Is the government working to reduce the customs clearance time?
There are three different things happening on cruise (tourism). You may be aware that from the end of December, we have one ship which has made Mumbai its home base. Now the issue is that if a tourist is coming into a city, then he will obviously like to go straight to the sights rather than go through government clearances. So, there is a joint group from tourism and shipping formed after deliberations by Mr (Nitin) Gadkari and tourism minister Mr (Mahesh) Sharma, where they have been able to streamline a lot of processes that take time. That’s one part. For example, now immigration clearance is on an electronic platform. That saves a lot of time and is of an international standard.
Secondly, for cruise ships, we have relaxed cabotage (the law allowing foreign container carriers to operate on local routes) till 2024, so that shipping restrictions on coastal movement are not applicable. In some cases, in association with tourism ministry and at some ports, from their own funds, ports are creating facilities for receiving these passengers at cruise terminals. So, we have cruise terminals in Goa, New Mangalore, Cochin, Chennai and also one in Mumbai. Mumbai is doing a larger one now costing around Rs200 crore on its own.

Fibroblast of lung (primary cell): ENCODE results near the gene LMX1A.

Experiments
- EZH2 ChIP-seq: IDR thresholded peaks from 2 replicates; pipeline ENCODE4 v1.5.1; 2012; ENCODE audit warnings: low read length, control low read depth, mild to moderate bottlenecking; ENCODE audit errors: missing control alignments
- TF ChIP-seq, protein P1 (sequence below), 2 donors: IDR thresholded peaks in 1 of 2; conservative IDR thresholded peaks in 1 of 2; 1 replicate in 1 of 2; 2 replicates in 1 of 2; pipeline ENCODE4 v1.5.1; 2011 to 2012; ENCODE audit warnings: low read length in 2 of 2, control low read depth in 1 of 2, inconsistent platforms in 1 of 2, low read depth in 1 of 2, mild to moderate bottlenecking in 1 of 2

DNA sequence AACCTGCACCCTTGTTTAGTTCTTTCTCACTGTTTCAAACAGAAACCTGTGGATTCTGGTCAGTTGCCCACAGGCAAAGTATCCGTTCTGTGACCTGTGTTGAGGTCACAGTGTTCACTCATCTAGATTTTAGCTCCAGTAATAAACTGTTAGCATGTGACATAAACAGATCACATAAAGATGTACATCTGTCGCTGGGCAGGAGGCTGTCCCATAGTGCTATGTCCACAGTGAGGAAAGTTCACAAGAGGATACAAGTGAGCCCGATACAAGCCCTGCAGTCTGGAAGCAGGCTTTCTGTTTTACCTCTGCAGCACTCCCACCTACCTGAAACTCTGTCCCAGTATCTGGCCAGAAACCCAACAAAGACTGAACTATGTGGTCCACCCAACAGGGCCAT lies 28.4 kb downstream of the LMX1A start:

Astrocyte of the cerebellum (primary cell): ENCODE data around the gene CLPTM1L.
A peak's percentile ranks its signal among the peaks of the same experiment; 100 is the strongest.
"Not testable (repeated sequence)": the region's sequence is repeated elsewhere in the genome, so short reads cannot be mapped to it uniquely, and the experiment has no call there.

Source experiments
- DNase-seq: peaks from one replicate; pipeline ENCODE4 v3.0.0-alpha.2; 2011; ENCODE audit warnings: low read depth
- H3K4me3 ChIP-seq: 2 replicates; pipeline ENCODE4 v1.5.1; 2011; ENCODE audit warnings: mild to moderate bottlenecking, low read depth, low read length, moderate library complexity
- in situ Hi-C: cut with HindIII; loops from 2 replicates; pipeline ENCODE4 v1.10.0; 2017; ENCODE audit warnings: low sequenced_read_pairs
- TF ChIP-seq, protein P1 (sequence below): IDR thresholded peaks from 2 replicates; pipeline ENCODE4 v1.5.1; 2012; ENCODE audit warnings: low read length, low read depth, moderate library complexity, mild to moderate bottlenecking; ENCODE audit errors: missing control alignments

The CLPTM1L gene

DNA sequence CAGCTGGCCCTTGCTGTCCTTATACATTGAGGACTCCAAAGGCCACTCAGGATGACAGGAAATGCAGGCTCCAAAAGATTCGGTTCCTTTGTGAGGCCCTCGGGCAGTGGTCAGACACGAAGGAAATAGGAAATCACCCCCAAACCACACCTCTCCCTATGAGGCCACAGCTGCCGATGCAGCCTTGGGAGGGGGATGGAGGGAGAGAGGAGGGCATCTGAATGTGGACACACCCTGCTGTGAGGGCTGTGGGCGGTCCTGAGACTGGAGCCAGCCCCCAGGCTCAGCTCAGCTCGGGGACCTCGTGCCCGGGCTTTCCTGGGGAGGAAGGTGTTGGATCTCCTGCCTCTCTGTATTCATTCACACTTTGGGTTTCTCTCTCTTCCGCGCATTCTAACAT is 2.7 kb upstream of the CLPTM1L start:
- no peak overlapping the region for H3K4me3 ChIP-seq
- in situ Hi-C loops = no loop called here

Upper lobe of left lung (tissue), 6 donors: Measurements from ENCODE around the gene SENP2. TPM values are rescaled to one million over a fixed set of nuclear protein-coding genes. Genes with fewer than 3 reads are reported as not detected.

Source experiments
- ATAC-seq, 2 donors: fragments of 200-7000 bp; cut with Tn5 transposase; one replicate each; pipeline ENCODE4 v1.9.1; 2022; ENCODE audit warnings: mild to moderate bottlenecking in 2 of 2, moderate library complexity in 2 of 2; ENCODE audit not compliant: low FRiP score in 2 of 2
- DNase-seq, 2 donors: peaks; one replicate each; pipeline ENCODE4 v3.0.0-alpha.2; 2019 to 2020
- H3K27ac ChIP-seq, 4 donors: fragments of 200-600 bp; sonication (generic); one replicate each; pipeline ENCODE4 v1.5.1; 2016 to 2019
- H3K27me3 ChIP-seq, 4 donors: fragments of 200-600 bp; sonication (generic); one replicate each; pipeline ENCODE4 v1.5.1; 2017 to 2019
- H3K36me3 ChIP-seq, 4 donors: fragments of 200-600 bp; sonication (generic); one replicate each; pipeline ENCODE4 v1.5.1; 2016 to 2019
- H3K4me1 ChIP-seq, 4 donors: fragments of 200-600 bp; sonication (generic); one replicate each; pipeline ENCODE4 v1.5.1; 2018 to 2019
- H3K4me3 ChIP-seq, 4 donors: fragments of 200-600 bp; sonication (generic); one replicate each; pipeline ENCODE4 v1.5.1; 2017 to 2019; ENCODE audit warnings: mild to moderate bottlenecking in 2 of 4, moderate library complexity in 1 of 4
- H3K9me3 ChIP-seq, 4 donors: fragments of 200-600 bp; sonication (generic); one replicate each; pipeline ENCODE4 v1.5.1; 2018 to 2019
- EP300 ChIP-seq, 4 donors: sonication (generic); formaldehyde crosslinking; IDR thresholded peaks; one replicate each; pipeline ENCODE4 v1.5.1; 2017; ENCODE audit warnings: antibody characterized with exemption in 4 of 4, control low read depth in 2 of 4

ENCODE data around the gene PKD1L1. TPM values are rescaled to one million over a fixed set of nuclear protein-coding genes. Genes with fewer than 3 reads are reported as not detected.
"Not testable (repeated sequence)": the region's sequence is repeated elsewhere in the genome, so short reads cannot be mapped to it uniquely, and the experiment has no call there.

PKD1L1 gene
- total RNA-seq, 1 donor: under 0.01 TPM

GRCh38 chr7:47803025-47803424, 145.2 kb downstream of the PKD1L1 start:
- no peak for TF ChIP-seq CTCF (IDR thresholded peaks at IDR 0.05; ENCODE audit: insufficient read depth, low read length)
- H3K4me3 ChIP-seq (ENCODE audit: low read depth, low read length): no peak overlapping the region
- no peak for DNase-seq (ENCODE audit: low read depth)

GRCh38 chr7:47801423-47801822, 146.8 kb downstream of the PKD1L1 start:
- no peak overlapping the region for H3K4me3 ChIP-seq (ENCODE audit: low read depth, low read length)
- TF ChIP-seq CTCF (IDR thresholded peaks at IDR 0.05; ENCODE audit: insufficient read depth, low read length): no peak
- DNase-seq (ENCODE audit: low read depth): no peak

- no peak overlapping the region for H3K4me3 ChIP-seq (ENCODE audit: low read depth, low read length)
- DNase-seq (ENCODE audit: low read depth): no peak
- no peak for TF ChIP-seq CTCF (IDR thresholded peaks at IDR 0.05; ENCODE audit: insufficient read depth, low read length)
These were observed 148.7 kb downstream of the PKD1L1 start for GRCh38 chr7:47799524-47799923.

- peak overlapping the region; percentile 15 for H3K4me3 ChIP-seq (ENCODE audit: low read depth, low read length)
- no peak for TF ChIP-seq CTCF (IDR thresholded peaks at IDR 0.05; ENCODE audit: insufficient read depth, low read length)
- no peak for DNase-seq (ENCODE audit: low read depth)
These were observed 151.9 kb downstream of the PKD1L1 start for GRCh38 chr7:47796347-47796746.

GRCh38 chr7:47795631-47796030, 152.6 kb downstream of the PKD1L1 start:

Also, what kind of infrastructure do I need? We have hired a reputed consultant who will be coming up with a set of recommendations covering infrastructure, policies, taxation and so on exclusively for cruise and also recommend cruise circuits for both international and national including (inland) waterways. We had a meeting a few days ago on 8 March where they made a presentation that the country is poised for explosive growth on the cruise side, provided we are able to get all the ingredients in place.
Another thing we are very bullish about is inland waterways. We had a committee of secretaries meeting wherein a proposal approving a continuous source of funds for inland waterways through the Central Road Fund has been recommended by the shipping minister. (The CRF is a non-lapsable fund created out of cess imposed on the consumption of petrol and diesel to develop and maintain roads including national and state highways and railway bridges.) With annual CRF collection being around Rs80,000 crore, a 2.5% allocation will result in an annual allocation of around Rs2,000 crore.